Around 15-20 years ago, in Korea, only men smoked in the public. They smoked in their own home, on buses, inside restaurants and more - basically everywhere. My father, my husband, and my son smoked wherever they wanted, except for a few restricted areas prohibited by the government. On the other hand, females in Korea usually smoked somewhere more private. They could not smoke in their home or in offices but places where they could hide themselves from the public such as washrooms or dark alleys. I found out my daughter was smoking when she was in high school. When I found out, I was really shocked - more than the time when I found out my son was smoking. I tried to persuade her to quit, pressured her hard and nagged her to quit it more than I did to my son. Why did I pressure my daughter so much? Was it because of the gender difference? Was it because men are more culturally supported and normally accepted to the general public when it comes to smoking? Or it might have been the feeling of humiliation if someone finds out. Anyways, she quit smoking considering the worries I had for her and she told me she wanted to make me happy. The real reason why she quit? I did not know but I could only guess. When she came back to Canada from Korea, she declared that she quit smoking. I was really happy with her decision. Since then she never went back to smoking. I realized that preaching was not the best option to go with children to stop their negative behaviors but supporting them with love is more efficient. After realizing love was the more efficient way to stop children bad behaviors, I tried treating my son the same way I treated my daughter but he never considered quitting smoking, and now I have no idea how to make him quit smoking.
3 weeks voice was ago, I got a phone call from my mom. Her shaking on the phone and I asked her “what is going on?” She said that my dad went to the emergency room because he coughed a lot during the night. Hearing her, I could not believe that my dad was laying on a hospital bed. We thought it was lung cancer. I grew up in Korea. My father and I got along so well. He ran a barbershop. He hung my picture on the wall at his shop so he could see me all day. All my memories with him were just perfect. Until one day when I was 15. My mother told me that my father was in medical trouble with a lung infection. I was young and did not take it really seriously because, to me, he looked healthy. And he still was until recently when it happened again. In Korea, people smoke so much. His customers are all men, and they all smoke. They even want to smoke in his shop. He tells them to stop smoking, and even has arguments with them when they don’t want to. I remember this growing up, but only just now realized how serious smoking is to his condition. This time, I know it is an actual serious problem. I am scared. I cannot stop thinking about his health.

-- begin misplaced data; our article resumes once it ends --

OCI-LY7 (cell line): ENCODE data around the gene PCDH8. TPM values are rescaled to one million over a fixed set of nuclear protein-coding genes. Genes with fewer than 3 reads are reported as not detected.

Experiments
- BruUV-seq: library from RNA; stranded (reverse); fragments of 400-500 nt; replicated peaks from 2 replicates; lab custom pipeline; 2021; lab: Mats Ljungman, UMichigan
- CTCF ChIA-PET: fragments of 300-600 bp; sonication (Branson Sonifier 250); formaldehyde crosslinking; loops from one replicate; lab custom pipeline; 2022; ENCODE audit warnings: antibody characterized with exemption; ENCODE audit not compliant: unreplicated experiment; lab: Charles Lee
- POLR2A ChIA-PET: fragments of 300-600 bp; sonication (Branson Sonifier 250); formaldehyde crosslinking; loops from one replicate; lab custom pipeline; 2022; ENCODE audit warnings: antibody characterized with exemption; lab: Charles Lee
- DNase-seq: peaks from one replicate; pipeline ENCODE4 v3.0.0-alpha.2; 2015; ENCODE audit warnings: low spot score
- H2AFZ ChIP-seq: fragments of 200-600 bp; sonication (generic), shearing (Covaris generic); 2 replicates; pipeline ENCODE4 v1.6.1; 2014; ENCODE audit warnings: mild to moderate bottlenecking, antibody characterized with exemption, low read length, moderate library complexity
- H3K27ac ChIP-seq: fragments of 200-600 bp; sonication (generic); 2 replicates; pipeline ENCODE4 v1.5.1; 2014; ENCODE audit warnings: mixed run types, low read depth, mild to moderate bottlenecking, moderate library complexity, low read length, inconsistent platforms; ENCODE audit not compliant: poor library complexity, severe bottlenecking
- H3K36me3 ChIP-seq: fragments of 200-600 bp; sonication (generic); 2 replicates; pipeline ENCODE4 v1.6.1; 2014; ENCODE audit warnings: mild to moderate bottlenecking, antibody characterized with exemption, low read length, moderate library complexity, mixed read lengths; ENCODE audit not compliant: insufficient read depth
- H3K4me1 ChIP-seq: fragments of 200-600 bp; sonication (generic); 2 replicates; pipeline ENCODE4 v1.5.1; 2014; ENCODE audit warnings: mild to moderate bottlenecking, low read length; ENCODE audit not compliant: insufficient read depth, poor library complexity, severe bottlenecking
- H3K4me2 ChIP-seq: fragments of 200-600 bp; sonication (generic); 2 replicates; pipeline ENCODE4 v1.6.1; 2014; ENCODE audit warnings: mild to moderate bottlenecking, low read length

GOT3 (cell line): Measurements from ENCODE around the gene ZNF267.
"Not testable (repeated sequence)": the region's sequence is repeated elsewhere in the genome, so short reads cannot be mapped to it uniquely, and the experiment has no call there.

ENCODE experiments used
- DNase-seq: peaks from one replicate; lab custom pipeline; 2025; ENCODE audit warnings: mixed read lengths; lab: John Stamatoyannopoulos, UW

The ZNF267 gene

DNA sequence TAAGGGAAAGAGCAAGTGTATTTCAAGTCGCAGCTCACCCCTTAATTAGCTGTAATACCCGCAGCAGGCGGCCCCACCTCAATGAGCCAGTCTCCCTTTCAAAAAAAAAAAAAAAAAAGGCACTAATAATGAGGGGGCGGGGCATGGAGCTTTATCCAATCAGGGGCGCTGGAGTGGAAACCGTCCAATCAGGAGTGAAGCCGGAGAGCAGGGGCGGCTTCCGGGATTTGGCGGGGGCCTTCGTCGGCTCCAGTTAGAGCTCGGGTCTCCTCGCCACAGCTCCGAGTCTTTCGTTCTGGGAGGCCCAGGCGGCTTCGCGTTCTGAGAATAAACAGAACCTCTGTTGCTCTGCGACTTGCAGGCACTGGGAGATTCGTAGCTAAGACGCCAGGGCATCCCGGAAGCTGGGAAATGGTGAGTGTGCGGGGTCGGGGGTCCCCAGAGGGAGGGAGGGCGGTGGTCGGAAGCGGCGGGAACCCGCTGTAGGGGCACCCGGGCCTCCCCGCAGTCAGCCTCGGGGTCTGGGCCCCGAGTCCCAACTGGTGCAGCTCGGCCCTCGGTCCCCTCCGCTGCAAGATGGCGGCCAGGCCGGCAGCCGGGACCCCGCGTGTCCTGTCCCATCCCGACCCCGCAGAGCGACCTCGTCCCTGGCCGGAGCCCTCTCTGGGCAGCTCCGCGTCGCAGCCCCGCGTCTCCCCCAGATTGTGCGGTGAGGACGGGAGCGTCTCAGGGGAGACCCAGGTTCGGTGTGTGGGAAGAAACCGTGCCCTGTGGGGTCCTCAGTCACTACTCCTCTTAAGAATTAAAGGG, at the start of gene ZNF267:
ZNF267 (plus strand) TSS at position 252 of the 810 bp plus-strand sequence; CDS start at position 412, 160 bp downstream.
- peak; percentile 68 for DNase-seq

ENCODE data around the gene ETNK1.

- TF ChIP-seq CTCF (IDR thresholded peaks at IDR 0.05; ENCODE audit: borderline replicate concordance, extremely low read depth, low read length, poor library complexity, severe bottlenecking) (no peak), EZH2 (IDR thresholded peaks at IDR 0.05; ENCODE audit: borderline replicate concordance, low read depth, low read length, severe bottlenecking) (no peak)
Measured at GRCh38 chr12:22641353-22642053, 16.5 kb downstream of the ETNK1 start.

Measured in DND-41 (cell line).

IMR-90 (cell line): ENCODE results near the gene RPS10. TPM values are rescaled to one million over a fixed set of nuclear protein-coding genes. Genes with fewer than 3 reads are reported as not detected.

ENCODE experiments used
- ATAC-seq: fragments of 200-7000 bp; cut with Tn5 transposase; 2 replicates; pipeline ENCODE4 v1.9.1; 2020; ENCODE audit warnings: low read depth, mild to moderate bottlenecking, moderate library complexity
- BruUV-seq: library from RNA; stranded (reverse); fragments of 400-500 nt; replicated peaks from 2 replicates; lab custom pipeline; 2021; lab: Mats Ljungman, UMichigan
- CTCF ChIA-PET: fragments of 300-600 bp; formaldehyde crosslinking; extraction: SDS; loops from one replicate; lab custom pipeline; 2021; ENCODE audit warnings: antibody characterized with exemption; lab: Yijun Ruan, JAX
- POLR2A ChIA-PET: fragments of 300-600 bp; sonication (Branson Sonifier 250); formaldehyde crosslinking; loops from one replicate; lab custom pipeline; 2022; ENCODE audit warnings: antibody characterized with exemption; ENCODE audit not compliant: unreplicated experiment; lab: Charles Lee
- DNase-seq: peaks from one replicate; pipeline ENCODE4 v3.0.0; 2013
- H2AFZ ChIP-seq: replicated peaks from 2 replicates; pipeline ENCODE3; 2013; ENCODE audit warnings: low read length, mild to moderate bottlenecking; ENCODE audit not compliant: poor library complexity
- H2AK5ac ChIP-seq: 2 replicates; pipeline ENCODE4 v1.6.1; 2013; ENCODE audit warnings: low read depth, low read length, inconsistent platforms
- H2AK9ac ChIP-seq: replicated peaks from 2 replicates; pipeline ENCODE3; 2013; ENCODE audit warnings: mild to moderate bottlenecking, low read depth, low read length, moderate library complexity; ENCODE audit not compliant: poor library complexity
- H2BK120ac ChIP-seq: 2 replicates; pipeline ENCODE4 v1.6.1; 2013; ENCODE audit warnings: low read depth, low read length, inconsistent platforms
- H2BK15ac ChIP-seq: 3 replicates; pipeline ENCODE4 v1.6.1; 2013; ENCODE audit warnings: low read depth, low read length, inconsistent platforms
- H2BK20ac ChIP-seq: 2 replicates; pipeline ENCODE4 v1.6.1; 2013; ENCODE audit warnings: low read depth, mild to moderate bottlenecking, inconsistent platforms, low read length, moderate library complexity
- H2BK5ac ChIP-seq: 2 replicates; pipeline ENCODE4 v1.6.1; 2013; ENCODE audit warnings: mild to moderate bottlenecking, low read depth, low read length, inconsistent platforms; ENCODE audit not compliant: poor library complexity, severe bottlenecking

Y ou're ugly
You don't wear designer clothes
I'm not good enough
I have no reason to live
I need to change
I need to fit in
Should I get a nose job?
Should I go on a diet?
Should I bribe my parents for money?
It can't hurt to try
Just one puff
Just one try
I have no reason to live
I need to change
I need to fit in
My 900th breath in
900th breath out
I can't stop
Just once more
I am not good enough
My 1000th breath in
1000th breath out
My fingers are yellow
My gums dark
I'm short of breath
I have new friends
My chest hurts
My baby sister is short of breath
She cries of chest pain
The doctor says she's hurt
It’s because of me
I'm a criminal
A popular criminal
I see Megan standing in the forest
She isn’t green
She isn't tough either
But she is colourful
She is beautiful
She is unique, so special, so different but
I glance at the bathroom mirror
Wow, I'm different.
Everyone at school look and dress the
Identity... what is identity?
What is identity if everyone is the same?
I'm Sarah, and I'm unique.
I don't want to be a criminal
Not even a popular criminal
Life for Change
When my youngest uncle in Japan died with a colon cancer at the age of 45, I was shocked about the sudden death. Then my father died with a pancreas cancer, living for only six months after he was diagnosed. 7 years after my father’s death, my second uncle died with a lung cancer. A few years later, I was diagnosed with a breast cancer. Why are there so many people in my family with cancer? I thought it must be genetic. I thought, maybe I will die, and there is nothing I can do. After one year of radiation therapy, and meeting with the doctor every month, I started to feel hope again, that maybe I could survive. I thought, I cannot do anything because of the genes related to my family history but I can live a healthy lifestyle. I started eating better. No salt and more vegetables, and smaller portions. And I exercise more consistently than before. I am trying to think positively and try to live a happy life. I have more energy, and I am not sick anymore. Now, I have passion for prevention work, especially for youth and children. What is important for youth to prevent their chronic diseases? How do we encourage them? I educate them about smoking, substance abuse, mental health and relationships. We do workshops, and group activities and sports. I tell them my own story. In our Clean Heart project, they are telling their stories too, sharing their experiences with what motivates them to live smoke free. I tell them they can make positive changes in their life. If I can, they can. I want them to live long lives with healthy lifestyles.